What a rare treat it was to meet Hida Viloria, queer Latinx intersex activist and educator. At Seattle’s Elliot Bay Books, s/he read excerpts from her recently published memoir, Born Both, and discussed related issues with the folks who came for the event.
The book is not a light read, but a quick one -because Hida’s style is engaging and the chosen vignettes are compelling. The challenges that face intersex individuals, whose biology defies our social and legal insistence on splitting humans into two boxes (male or female) are well illustrated. Hida’s experience is specific, of course (because each individual’s intersectional identity is unique); and s/he spends a fair bit of time illustrating how those differences in experience influence divergent perspectives on the legal, social and medical issues related to intersex identity.
The initial, life-changing decisions for an intersex person begin at birth, when medical professionals feel obligated to assign a legal category to a baby – male or female, with no exceptions. For most intersex infants, there are no physical health implications from not fitting neatly into one box or the other. But many doctors continue to advocate for medical intervention (cosmetic surgery that impedes sexual function for the rest of the individual’s life, known as Intersex Genital Mutilation, or IGM) during infancy and during childhood development (generally sex hormones such as estrogen or testosterone), without consent of the child. This medical approach is based on the theory that every individual must conform to a binary gender identity in order to become a socially well-adjusted adult.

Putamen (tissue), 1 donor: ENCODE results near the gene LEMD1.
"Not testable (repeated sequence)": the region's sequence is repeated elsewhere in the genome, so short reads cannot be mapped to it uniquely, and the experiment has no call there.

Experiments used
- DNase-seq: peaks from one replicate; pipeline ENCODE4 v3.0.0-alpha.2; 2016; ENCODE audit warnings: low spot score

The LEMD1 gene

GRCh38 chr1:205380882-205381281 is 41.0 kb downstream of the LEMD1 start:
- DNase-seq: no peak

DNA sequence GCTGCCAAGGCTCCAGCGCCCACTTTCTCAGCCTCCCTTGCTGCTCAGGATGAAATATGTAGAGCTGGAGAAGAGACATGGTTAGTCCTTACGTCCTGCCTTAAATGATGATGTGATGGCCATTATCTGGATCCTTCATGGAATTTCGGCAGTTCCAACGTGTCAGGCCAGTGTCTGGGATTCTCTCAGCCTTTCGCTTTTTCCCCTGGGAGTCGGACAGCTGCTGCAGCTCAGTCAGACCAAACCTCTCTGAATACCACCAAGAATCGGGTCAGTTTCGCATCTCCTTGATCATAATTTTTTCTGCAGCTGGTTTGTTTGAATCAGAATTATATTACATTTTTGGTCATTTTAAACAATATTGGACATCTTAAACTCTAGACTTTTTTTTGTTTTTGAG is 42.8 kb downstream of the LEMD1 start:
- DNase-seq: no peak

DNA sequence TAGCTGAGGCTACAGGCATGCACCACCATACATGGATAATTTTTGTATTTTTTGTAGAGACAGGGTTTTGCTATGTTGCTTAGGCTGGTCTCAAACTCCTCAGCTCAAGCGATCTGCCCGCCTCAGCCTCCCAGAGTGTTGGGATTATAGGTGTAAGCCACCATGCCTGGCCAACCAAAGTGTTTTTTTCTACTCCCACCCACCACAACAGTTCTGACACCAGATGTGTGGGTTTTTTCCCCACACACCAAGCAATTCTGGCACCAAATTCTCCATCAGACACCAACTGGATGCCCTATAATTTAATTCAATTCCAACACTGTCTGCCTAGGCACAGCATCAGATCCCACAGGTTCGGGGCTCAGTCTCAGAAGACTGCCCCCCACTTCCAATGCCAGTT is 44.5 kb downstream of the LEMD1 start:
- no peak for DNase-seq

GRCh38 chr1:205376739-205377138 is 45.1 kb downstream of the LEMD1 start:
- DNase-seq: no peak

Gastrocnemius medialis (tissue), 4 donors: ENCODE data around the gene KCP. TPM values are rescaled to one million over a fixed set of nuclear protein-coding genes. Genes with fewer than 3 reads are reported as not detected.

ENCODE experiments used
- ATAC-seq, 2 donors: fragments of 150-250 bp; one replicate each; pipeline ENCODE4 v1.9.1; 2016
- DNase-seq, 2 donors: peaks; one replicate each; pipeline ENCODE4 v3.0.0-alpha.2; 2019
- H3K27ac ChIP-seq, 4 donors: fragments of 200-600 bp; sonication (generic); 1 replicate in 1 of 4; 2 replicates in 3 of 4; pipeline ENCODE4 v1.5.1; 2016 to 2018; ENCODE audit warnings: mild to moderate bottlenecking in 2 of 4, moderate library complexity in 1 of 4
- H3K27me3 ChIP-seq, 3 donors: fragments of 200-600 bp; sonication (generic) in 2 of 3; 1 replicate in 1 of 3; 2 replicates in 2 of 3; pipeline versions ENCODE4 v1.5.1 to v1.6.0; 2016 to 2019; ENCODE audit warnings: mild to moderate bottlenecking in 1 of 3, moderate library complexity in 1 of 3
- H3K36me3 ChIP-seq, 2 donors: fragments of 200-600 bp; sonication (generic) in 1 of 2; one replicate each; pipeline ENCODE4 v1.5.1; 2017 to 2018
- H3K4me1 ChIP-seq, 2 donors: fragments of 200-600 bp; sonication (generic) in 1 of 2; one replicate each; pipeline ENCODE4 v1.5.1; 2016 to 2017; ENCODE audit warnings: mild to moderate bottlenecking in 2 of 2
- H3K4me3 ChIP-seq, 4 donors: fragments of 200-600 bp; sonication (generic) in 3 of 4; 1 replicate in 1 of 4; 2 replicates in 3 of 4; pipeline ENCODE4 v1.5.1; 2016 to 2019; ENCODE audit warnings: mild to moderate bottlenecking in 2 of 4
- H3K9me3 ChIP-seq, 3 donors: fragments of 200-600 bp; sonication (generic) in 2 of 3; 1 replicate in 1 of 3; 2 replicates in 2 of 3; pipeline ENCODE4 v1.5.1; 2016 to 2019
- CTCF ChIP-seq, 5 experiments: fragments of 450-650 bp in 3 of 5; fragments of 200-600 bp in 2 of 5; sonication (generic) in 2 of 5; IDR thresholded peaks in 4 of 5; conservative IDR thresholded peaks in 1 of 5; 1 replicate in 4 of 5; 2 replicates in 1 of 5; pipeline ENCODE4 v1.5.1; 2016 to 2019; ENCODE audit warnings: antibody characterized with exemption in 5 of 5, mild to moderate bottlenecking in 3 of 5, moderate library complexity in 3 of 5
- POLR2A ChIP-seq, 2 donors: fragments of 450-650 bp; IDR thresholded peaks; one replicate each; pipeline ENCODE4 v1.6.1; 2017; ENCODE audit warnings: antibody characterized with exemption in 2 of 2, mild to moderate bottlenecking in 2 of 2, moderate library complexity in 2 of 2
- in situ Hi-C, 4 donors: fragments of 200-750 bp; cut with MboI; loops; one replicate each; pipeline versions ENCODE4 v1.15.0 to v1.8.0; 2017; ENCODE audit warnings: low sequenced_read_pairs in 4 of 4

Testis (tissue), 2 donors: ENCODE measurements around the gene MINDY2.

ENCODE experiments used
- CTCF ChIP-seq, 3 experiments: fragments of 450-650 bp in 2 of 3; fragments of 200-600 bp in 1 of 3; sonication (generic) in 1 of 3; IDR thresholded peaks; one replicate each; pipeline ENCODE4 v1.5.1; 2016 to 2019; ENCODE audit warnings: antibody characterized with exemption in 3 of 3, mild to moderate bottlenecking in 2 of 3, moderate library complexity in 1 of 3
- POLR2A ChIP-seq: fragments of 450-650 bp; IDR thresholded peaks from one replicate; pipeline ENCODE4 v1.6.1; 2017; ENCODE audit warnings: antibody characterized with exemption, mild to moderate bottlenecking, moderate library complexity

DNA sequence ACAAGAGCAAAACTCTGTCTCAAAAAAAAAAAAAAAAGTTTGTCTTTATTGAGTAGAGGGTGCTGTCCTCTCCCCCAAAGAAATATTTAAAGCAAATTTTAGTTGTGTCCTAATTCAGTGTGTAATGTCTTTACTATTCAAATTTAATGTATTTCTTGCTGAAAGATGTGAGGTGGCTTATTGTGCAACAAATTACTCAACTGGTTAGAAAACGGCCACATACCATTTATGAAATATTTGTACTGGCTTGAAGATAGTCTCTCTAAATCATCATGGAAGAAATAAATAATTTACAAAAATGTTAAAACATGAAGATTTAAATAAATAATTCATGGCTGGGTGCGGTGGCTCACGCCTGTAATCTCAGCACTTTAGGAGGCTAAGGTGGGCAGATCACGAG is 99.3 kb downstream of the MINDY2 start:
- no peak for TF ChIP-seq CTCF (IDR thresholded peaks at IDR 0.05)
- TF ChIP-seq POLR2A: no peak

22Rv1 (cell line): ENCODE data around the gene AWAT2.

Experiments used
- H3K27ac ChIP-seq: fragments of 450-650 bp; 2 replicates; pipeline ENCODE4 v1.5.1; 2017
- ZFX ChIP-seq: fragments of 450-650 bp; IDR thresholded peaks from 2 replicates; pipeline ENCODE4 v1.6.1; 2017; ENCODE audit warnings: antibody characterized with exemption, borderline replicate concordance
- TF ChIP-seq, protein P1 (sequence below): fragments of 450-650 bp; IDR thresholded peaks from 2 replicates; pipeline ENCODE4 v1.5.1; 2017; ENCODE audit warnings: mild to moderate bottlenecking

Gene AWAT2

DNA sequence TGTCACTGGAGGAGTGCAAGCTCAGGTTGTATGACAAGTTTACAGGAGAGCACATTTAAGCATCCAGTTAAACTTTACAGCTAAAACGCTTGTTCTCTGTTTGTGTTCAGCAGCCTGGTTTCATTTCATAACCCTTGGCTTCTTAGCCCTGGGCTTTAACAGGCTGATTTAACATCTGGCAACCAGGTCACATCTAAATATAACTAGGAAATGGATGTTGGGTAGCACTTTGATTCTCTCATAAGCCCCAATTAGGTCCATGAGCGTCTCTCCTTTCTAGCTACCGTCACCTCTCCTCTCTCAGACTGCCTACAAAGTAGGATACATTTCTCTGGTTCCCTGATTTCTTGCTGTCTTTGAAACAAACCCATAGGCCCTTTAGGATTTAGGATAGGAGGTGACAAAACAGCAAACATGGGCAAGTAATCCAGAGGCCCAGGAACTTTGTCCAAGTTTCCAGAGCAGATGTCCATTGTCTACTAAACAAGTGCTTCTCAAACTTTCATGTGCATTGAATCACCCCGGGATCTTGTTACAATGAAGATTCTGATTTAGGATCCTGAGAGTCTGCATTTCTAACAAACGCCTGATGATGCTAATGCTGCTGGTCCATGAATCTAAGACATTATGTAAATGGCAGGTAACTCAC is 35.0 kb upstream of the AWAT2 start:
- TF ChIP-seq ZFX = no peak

On one hand, Hida’s own story amply illustrates how frustrating (and sometime legally and physically perilous) it can be to attempt to live an authentic existence outside of the binary. It will resonate with any reader who feels that their humanity gets warped by the overwhelming social expections to behave ‘like a girl’ or ‘like a boy’. No matter what culture you are raised in, being told that you must do/feel/act like this or that, because that is what a girl/boy/man/woman ‘naturally’ does, effectively eliminates self-determination. And the more we know of biology and sociology, the clearer the harm from jamming any human into a box becomes. Hida’s story details a series of attempts to fit into one box, the other box, and finally to live a hand-crafted life.
There is a great deal of food for thought about sex, gender and the politics of identity in Born Both. In terms of key advocacy points from the Intersex Campaign for Equality, two items stand out:
1. Newborns who don’t conform to current medical standards for sexual dimorphism are just as beautiful and precious as those who do, and should not have cosmetic surgeries performed to “fix” them.
2. Legally, if we are to label individuals by sex or gender, then a non-binary option is needed in order to recognize and protect the rights of individuals who are legally at risk if forced to choose between M and F.